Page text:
Alaska Native/Indigenous People

Sharon Hildebrand – A Positive Role Model

Sharon Hildebrand. Courtesy photo
Sharon Hildebrand. Courtesy photo

I recently ran into an old friend, Sharon Hildebrand, at a meeting in Anchorage. It was great to see her. Although we grew up in different communities, we were connected through the Yukon-Koyukuk School District and mutual friends. I have always admired Sharon’s sense of humor, outlook on life, and her ability to face and overcome adversity.

Sharon Hildebrand (Koyukon Athabascan) is originally from Nulato, and currently living in Fairbanks. She was raised by her Grandmother Ellen Peters along the Yukon River with two other cousins in the traditional manner of living off the land.

I am impressed with Sharon’s personal and professional accomplishments. Years ago, Sharon was a single mother who needed to support her young son. With limited resources and opportunities, she made the difficult decision to leave her hometown of Nulato. Sharon arrived in Fairbanks with her son and just a duffel bag. At first she was not sure what she was going to do, but living in Fairbanks provided her with the network to build a career and to raise a family.

Since living in Fairbanks, Sharon married Vernon Hildebrand, and had two more sons. Her husband is the one who encouraged her to follow her dream and pursue her educational goals. Sharon will be a first generation college graduate from her Grandmother’s family, graduating with a B.A. in Alaska Native Studies with a concentration on Alaska Native Law, Government and Politics in December 2013.

When I asked Sharon about her previous jobs, she had held various positions with Native profit and non-profit organizations. However, Sharon made the decision to go to school full-time and focus fully on her studies. It is a juggling act to manage being a mother, wife, student, employee, business owner and contributing community member. Sharon also works part-time for her regional corporation, while taking her classes in the afternoon, and the completion of her contract work is done in the evenings and weekends. She is persevering and learning valuable time management skills.

Upon graduation from the University of Alaska Fairbanks (UAF), Sharon plans to attend law school. Eventually, Sharon would like to be involved with the processes involved with implementing laws that effect Alaska Native communities as a whole. Sharon is honored to be receiving the American Civil Liberties Union (ACLU) Joan Hamilton Memorial scholarship as Joan’s same values of living off the land and respect for culture and others are also dear to Sharon’s heart.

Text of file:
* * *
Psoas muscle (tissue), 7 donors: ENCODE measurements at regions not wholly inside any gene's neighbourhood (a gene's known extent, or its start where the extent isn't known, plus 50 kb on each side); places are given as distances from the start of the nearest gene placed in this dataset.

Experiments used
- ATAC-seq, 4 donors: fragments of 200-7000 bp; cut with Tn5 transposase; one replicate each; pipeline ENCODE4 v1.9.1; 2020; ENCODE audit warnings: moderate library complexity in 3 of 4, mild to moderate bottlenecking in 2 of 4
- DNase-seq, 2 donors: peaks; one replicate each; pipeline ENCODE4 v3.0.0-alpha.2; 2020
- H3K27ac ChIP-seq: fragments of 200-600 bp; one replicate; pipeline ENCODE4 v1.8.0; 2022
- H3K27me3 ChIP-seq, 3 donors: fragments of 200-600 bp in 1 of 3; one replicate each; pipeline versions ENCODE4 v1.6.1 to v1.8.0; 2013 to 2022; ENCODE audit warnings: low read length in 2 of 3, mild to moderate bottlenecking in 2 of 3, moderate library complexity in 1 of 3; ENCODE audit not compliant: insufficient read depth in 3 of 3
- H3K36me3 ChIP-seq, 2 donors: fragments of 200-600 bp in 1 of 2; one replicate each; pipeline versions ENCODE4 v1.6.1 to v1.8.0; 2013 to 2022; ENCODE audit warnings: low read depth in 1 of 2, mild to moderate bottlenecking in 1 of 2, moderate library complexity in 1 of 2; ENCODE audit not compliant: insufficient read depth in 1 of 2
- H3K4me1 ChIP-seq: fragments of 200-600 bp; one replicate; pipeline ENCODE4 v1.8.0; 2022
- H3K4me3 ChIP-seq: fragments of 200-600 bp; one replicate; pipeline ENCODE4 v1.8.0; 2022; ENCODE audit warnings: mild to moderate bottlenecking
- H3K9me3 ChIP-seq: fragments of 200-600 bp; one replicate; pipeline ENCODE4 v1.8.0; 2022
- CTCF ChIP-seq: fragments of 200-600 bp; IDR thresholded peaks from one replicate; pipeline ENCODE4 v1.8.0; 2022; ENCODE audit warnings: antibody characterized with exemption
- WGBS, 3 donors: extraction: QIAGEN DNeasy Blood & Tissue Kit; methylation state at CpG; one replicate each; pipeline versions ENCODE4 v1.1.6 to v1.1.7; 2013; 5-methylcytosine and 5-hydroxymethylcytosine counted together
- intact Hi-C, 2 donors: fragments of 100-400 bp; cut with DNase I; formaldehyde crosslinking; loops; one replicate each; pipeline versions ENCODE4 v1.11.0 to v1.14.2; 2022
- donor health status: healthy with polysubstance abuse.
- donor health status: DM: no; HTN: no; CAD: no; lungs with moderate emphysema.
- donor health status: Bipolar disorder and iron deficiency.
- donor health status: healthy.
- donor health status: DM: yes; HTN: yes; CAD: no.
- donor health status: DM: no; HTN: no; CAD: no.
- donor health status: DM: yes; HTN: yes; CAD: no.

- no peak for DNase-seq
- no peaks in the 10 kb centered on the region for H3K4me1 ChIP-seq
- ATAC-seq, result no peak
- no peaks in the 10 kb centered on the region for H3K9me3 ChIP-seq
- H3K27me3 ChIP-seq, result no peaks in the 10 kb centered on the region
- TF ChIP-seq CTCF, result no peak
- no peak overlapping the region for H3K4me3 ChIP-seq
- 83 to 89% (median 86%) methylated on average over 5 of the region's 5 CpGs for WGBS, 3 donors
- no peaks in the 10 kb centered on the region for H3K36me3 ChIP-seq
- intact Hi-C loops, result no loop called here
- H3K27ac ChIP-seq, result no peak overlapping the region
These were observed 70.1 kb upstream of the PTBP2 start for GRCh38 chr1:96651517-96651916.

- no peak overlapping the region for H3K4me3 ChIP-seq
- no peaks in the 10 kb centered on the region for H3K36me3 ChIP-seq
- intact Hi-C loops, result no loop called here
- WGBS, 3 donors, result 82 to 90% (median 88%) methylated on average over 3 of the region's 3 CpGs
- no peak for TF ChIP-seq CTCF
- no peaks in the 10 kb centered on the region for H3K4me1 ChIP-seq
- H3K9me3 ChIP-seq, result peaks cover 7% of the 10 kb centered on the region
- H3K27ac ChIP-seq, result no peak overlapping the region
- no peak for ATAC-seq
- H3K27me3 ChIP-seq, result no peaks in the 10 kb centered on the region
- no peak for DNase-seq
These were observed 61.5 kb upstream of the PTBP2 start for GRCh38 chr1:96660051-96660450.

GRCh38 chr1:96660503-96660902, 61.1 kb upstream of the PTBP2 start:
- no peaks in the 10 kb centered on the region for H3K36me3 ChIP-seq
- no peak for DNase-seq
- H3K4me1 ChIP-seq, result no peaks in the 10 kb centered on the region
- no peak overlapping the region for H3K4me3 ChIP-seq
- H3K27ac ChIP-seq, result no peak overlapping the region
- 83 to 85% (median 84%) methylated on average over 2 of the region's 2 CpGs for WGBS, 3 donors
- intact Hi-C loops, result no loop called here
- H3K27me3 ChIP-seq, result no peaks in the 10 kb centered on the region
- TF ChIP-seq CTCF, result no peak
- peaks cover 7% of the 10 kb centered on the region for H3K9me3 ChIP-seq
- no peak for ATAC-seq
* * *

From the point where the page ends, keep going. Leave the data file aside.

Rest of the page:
The Joan Hamilton Memorial Scholarship is awarded to a post-secondary school Alaska student who wishes to pursue a career related to the law in which s/he will advocate for Alaska Native rights, and defend the civil liberties of the peoples of rural Alaska.

Sharon believes in supporting her community. Over the years, she volunteered for a number of organizations in Fairbanks and Nulato, including the Fairbanks Native Association, World Eskimo-Indian Olympics and Get Out the Vote. Sharon founded and organized the Miss Nika’ghun Traditional Pageant in Nulato in 2006 and 2007. She completed the Doyon Management Training program in 2011. Sharon is currently a paralegal at Doyon, Limited. In that capacity, she has worked on the annual report, researched Alaska Native Corporations and supported Get Out The Native Vote initiatives.

Hildebrand family in Nulato
Hildebrand family in Nulato

Sharon manages to keep her family and culture in the forefront. She has incorporated her culture into her life by starting an Athabascan singing and dancing group, called Downriver Singers. They meet regularly at someone’s home or at the school to sing Native songs. Sharon also makes it a point to travel back to Nulato for fishing season as well as involve her sons with moose hunting as a family.

When I asked Sharon what advice she had for young people, she said: Think long term, 5 years or 10 years down the line where you would like to see yourself.

“This will become your roadmap of your goals and will guide and lead you toward your final goal. If you compare it to the age of a child, 4 years of education is not that much and it goes by so quickly. It’s okay to make mistakes as long as you learn from your mistakes. Mistakes are good, that means you are growing. Get back up and try again, also find a mentor who you can look up to. I currently have two and they have helped to solidify my goals and where I see myself in the future.”

Sharon also runs each morning before work and lives has lived an alcohol-free lifestyle now for two years this May. Running provides her an outlet to gain more energy, meditate and be with herself for a moment during the busy day. Being alcohol-free has provided her more time and energy for her sons and homework. Sharon also said, “If along the way you see that you are interested in something else, go for it! For only you know exactly what you want. Go with your heart’s calling and your goals will all fall in line with your true calling in life.”

Thank you to Sharon Hildebrand for being a positive role model!

Alaska Native/Indigenous People

Koyukuk River Fish Camp Memories

I grew up in a village along the Koyukuk River in Alaska. We went to fish camp every summer from the time school got out to the time it started up again. When I was a kid, I missed playing with my friends in Huslia when I was in fish camp. As I look back, the summers spent at camp were some of my best memories. I had the most fun with my family and cousins.

Fish Camp in 1980
Cousins in 1980 in fish camp. Photo by Eleanor Yatlin

We worked hard all summer on fishing. We set a fish net and checked it once or twice a day. My parents, aunts, uncles and older kids cut fish. The younger kids would also learn how to cut fish too. Younger kids helped by hanging fish, carrying water, and gathering wood. Cooking was also a big part of being in camp. We all had to chip in to make sure everyone was fed.